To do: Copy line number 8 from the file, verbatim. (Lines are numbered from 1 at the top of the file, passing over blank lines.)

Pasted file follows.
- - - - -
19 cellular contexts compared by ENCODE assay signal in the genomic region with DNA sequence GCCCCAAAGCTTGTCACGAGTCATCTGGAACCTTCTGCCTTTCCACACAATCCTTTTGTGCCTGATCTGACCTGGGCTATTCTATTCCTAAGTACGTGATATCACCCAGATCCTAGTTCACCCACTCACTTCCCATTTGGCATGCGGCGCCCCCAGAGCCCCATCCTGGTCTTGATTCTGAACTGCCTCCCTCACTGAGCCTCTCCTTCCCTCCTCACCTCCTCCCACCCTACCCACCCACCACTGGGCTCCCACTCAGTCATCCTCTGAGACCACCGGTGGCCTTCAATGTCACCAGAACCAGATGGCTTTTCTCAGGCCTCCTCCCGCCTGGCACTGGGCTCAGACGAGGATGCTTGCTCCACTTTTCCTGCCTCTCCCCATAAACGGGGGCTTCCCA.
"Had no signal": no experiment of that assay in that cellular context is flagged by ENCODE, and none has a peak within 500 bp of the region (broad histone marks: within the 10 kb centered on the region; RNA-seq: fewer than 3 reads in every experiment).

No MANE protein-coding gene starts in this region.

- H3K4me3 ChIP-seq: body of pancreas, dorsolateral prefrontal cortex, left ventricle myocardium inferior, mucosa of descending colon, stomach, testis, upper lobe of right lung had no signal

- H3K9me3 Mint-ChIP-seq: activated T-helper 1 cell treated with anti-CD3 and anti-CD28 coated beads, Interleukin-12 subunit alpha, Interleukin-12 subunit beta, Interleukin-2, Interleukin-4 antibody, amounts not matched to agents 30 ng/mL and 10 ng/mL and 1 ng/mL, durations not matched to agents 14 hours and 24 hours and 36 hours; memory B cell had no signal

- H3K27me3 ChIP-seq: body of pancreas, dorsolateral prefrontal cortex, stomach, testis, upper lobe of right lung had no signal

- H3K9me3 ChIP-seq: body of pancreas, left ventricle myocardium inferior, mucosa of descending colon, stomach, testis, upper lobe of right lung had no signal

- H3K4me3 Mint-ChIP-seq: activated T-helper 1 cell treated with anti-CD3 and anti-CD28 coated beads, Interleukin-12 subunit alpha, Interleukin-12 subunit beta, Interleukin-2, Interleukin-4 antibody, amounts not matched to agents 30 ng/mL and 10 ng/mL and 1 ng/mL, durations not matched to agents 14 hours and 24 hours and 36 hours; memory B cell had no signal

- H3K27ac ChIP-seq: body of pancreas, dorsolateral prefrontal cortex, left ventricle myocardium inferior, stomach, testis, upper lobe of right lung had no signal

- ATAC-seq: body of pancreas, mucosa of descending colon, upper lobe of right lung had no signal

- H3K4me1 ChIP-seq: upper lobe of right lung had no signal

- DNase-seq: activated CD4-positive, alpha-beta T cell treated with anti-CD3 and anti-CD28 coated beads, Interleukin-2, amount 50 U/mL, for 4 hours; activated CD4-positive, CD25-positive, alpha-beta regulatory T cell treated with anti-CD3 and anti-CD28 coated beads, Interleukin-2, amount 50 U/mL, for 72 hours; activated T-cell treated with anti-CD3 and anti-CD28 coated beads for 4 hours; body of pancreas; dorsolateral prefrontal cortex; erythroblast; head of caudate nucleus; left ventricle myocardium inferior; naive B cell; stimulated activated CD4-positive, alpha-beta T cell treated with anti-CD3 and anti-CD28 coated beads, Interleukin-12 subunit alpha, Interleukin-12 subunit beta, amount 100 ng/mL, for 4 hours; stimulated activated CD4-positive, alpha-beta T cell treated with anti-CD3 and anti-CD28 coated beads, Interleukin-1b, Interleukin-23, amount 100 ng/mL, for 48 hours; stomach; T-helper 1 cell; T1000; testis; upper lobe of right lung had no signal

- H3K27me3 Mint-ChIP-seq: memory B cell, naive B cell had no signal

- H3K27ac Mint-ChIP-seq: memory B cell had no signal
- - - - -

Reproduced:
- H3K4me3 Mint-ChIP-seq: activated T-helper 1 cell treated with anti-CD3 and anti-CD28 coated beads, Interleukin-12 subunit alpha, Interleukin-12 subunit beta, Interleukin-2, Interleukin-4 antibody, amounts not matched to agents 30 ng/mL and 10 ng/mL and 1 ng/mL, durations not matched to agents 14 hours and 24 hours and 36 hours; memory B cell had no signal